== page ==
Central to Trump’s relationship with his followers is that they have embraced him despite knowing of his many faults. They have done this by dismissing any criticism as fake news and viewing Trump himself as infallible. Trump’s followers will not revise their opinion of him if they learn more information because there is not much new to learn about Trump. His core supporters developed their initial devotion to him despite, or perhaps because of, all the scandals, dishonesty and moral grotesquerie that has long been part of his public life and has continued throughout his presidency.

If Trump ever loses power and is forced to leave the White House, regardless of why, it will be because Trump’s base, his core cult following, has been isolated as the rest of America confronts the reality of who Trump is. This would be very traumatic for those followers who do not number a few thousand like the members of the Peoples Temple in 1978, but in the tens of millions. Some will be in denial, others will fall into a PTSD linked depression, but some will turn to violence to defend their leader. The last possibility, especially if encouraged by a discredited Donald Trump could threaten the unity of the American state in ways unseen for many decades. This scenario may seem unbelievable, but a central lesson of Americans since Donald Trump rode down that escalator in Trump Tower in 2015 is that what is unbelievable today will seem ordinary in a few months.

Forty years ago the world woke up to the news that Jim Jones was a killer of historic proportions and that the Peoples Temple was one of the strangest, most violent and most disturbing cults in American history, but a few years before that, Jones was a political player in California, casting his lot with left of center Democrats to be sure, but also earning praise from conservative legislators and even police leaders throughout, and beyond, California. Jones embarked on his plan to kill his followers only when that changed, and the walls were closing in around him and the fantasy he had built. This came to a head when Jones ordered the assassination of Congressman Leo Ryan as he was wrapping up an investigative visit to Jonestown. When that occurred, Jones had almost no way to keep his vision alive and decided on an extraordinarily bizarre and evil course. Trump will not follow that precise course, but when the walls close in, his instinct for self-protection and self-aggrandizement, and his lack of empathy for anybody else, traits almost all cult leaders share, will kick in. At that point, the good, or even survival, of the country will not be something to which the President will pay much attention.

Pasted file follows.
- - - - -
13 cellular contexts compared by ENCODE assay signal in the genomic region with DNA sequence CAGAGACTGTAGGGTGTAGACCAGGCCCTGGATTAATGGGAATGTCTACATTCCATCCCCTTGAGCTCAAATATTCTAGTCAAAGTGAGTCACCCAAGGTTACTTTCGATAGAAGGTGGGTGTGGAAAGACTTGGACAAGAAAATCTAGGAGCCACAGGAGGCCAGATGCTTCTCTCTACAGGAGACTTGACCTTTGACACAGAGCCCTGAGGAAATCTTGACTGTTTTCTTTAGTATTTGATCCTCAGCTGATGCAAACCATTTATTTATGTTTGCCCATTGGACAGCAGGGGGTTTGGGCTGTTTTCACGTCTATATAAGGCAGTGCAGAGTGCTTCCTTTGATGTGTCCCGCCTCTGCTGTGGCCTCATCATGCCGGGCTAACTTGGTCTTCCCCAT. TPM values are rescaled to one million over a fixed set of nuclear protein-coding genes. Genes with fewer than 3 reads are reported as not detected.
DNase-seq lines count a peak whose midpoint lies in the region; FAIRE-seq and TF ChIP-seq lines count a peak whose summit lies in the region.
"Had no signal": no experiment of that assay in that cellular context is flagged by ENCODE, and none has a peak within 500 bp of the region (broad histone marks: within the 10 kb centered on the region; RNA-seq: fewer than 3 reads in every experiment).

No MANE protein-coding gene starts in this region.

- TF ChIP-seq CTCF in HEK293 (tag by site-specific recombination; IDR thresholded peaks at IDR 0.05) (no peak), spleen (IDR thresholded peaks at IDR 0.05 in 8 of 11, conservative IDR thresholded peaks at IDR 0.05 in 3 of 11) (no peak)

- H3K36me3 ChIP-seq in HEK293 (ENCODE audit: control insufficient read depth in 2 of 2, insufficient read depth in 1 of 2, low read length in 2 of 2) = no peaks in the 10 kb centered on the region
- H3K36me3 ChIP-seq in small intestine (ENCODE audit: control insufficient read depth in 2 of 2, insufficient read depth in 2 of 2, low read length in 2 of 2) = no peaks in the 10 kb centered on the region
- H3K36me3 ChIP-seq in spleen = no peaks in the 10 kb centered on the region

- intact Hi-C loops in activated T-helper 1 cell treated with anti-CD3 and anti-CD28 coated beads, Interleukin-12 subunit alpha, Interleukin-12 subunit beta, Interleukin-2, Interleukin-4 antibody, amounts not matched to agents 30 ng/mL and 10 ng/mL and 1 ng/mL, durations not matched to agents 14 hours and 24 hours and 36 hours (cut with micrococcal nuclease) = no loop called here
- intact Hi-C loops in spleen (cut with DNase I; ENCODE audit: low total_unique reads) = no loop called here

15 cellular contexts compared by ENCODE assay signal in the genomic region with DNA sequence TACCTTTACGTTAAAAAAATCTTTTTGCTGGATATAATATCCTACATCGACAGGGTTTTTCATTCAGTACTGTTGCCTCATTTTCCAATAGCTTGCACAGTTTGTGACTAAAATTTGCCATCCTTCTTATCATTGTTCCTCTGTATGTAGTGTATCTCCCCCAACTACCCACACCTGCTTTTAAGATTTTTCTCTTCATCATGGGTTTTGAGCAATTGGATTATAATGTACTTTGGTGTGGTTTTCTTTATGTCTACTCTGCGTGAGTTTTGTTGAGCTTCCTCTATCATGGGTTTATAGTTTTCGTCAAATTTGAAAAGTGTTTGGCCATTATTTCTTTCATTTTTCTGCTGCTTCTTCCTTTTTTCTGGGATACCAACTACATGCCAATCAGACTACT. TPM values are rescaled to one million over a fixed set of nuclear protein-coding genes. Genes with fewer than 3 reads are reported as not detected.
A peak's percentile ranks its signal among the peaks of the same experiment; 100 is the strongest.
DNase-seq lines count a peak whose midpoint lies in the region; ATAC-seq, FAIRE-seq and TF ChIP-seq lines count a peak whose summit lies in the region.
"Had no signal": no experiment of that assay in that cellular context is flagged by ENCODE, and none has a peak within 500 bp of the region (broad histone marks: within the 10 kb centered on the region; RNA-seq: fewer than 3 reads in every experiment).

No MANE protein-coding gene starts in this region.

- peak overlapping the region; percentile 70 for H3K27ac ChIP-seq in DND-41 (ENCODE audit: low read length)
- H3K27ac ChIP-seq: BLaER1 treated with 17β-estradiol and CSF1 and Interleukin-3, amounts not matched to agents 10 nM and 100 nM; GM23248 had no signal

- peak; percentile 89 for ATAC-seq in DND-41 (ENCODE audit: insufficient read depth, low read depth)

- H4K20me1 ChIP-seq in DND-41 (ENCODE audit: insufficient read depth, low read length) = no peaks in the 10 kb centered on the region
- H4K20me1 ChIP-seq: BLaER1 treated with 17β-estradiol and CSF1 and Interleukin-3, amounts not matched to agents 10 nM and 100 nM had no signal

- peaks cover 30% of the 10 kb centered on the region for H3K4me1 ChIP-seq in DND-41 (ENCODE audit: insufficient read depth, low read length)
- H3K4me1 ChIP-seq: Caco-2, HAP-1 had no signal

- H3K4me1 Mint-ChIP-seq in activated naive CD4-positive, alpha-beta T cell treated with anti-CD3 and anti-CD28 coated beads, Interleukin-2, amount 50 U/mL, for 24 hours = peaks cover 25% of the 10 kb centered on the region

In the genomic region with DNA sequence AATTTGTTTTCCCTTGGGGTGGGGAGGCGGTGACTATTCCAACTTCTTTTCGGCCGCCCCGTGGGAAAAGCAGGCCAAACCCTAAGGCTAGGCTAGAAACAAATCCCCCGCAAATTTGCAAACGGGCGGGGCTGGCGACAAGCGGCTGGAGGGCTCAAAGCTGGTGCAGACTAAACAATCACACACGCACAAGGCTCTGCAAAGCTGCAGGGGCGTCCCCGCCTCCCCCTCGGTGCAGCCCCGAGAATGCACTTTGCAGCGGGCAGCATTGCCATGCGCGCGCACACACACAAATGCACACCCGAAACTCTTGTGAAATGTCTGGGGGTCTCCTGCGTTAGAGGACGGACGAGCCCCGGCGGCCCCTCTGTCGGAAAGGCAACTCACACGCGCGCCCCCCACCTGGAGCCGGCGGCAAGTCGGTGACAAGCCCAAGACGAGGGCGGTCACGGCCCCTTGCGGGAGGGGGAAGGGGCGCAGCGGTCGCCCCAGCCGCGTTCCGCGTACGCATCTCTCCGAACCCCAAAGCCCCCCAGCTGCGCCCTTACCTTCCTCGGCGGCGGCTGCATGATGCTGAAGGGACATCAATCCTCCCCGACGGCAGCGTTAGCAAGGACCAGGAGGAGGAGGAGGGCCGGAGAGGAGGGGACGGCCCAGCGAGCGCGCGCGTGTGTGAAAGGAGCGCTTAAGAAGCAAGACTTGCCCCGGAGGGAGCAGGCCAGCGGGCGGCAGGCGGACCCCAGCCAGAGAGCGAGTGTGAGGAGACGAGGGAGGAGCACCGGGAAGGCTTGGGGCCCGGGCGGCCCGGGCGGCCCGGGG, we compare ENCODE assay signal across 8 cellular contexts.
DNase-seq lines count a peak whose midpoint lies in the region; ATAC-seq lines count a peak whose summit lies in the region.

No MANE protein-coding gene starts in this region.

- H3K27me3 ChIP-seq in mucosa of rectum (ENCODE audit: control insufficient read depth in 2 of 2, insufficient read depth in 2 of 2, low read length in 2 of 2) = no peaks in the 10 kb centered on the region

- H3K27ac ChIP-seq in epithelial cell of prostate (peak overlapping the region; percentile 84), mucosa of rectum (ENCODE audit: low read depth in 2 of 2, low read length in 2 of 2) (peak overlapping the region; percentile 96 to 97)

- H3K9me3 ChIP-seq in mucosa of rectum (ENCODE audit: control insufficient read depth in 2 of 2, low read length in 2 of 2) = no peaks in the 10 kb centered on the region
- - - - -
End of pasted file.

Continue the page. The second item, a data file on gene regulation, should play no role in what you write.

Lincoln Mitchell is the author of the forthcoming San Francisco Year Zero: Political Upheaval, Punk Rock and a Third Place Baseball Team (Rutgers University Press, 2019).

www.lincolnmitchell.com